Leigh Alexander frequently gets it right. Here’s a thoughtful look at how maybe the storytelling in games isn’t all we want it to be.
People often say they are enthusiastic about games because “they can tell stories”, or because they enable narrative moments not possible in other media. But although there are numerous flashes of brilliance in games, this potential often feels like something they circle, but never attain.
—Leigh Alexander for BoingBoing
Is there a place for games without combat? Photo: Double Fine
Yahtzee is a game dev (natch), and he’s looking for ways to make an adventure game with storytelling more compelling. But what can you add to a story game that isn’t combat? Interesting question. How far outside the box can you go when making video games?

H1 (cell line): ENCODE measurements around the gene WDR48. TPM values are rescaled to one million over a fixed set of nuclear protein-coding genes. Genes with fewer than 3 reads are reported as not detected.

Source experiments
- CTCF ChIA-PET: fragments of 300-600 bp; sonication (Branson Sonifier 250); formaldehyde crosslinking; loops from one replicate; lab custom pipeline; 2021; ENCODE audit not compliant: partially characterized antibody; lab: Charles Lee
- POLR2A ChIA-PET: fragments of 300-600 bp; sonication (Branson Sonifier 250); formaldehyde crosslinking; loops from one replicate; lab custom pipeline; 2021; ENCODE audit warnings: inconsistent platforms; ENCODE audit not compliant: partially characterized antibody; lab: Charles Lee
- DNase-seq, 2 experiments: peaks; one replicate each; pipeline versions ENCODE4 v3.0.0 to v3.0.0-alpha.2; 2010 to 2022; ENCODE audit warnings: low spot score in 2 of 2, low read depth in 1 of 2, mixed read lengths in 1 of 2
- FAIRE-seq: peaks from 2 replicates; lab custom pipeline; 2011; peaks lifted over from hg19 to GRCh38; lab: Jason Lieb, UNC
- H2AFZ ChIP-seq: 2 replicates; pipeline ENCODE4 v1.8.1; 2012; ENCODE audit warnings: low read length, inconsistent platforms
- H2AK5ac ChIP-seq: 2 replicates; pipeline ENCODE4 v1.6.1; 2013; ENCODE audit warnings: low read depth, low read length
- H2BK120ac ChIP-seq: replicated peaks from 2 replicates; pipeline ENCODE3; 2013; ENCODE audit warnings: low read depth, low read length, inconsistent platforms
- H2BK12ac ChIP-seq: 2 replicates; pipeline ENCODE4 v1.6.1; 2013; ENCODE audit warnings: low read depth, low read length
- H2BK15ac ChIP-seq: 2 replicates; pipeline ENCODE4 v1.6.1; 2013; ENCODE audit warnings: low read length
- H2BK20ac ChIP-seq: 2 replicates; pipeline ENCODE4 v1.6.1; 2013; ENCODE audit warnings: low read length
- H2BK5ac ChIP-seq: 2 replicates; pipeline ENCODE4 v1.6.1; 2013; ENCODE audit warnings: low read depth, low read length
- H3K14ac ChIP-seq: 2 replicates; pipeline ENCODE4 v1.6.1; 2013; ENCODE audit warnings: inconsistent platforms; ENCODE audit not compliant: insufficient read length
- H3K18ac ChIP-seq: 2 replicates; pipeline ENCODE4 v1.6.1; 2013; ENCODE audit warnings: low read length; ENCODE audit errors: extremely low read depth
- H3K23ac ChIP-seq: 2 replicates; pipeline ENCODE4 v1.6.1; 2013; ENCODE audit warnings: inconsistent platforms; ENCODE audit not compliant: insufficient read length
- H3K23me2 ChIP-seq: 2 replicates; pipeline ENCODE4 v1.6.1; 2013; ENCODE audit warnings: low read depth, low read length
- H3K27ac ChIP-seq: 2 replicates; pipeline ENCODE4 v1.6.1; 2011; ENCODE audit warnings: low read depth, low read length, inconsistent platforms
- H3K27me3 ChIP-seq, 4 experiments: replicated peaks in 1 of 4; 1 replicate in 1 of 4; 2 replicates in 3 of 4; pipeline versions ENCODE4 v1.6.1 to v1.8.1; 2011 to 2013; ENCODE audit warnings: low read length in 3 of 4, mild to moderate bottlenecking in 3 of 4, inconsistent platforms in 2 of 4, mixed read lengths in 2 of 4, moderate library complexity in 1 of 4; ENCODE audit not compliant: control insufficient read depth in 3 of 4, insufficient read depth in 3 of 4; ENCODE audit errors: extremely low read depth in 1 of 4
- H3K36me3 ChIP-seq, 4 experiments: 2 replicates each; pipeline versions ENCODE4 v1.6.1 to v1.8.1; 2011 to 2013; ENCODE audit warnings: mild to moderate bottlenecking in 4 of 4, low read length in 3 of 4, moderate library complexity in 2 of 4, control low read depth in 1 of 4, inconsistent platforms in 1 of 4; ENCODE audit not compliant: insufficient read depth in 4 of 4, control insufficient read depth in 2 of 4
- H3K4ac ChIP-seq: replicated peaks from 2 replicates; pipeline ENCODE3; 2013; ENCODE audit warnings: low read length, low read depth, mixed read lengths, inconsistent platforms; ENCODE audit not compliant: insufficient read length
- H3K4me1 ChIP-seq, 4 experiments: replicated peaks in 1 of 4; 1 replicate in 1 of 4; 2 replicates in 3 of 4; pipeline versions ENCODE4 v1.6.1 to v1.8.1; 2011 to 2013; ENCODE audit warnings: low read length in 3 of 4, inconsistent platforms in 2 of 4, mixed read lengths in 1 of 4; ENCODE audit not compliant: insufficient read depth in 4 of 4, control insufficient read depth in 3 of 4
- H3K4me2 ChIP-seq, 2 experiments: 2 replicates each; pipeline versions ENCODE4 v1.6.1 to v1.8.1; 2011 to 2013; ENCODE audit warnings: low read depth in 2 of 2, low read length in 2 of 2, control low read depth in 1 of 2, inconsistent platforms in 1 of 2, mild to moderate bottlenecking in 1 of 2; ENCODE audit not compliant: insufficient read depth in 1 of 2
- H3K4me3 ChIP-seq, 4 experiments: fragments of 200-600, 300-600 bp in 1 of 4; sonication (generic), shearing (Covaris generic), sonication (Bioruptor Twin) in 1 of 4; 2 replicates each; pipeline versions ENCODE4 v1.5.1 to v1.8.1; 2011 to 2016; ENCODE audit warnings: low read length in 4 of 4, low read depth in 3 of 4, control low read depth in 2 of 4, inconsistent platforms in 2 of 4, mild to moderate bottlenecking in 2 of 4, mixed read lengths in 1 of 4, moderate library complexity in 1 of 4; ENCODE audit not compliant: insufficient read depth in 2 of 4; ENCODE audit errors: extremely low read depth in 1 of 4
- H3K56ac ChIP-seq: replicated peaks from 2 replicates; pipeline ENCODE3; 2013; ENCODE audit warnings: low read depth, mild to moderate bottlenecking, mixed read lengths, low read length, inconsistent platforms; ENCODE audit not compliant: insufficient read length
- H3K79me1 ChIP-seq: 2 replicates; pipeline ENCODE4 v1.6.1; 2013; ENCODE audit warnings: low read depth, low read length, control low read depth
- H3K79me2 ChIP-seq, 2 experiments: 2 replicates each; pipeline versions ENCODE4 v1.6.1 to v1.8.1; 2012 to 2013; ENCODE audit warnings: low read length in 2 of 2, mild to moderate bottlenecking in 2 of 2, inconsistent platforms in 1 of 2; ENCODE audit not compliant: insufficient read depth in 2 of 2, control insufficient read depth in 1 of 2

Pondering Adventure Games and Gameplay in Modern Gaming
Combat is certainly an option, but we’re talking about gameplay that enhances the all-important narrative, rather than interrupts it, and in that case combat kind of limits the kind of story you can tell. Survival horror does pretty well out of it, as did Spec Ops The Line, because violence and physical threat are very much at the core of the story themes those games are trying to bring across. Otherwise, it can feel a bit contrived.
Via: The Escapist
Furiosa and furiouser. Photo: Warner Bros. Pictures
Honestly, some of the best ironic writing we’ve seen in a long time. Check it out, SJWs:
The New Mad Max Film Is So Feminist My Scrotum Killed Itself
Guess what’s got my large intestine in a septic knot today, MANmerica? The extreme pussification and dude-slicing feminism that has taken Mad Max: Fury Road—a movie that should have been about two greased up male torsos in a UFC fight on the back of on a loud motorcycle—into a crotch-kicking misandrist fantasy starring some dyke named Furiosa who doesn’t even show us her tits. THE BETAFICATION OF AMERICA CONTINUES. MAD MAX HAS BEEN RUINED.